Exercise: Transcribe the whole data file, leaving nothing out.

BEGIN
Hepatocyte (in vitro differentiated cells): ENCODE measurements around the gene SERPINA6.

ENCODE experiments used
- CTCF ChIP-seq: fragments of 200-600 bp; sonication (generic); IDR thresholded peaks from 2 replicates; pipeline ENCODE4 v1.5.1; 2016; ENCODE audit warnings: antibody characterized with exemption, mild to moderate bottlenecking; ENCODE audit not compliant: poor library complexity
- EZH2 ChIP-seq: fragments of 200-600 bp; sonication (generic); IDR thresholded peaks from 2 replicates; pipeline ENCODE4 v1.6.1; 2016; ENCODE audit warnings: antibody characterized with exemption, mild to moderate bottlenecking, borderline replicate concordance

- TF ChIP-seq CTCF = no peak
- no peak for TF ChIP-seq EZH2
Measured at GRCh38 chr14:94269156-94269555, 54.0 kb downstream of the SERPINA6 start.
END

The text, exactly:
Hepatocyte (in vitro differentiated cells): ENCODE measurements around the gene SERPINA6.

ENCODE experiments used
- CTCF ChIP-seq: fragments of 200-600 bp; sonication (generic); IDR thresholded peaks from 2 replicates; pipeline ENCODE4 v1.5.1; 2016; ENCODE audit warnings: antibody characterized with exemption, mild to moderate bottlenecking; ENCODE audit not compliant: poor library complexity
- EZH2 ChIP-seq: fragments of 200-600 bp; sonication (generic); IDR thresholded peaks from 2 replicates; pipeline ENCODE4 v1.6.1; 2016; ENCODE audit warnings: antibody characterized with exemption, mild to moderate bottlenecking, borderline replicate concordance

- TF ChIP-seq CTCF = no peak
- no peak for TF ChIP-seq EZH2
Measured at GRCh38 chr14:94269156-94269555, 54.0 kb downstream of the SERPINA6 start.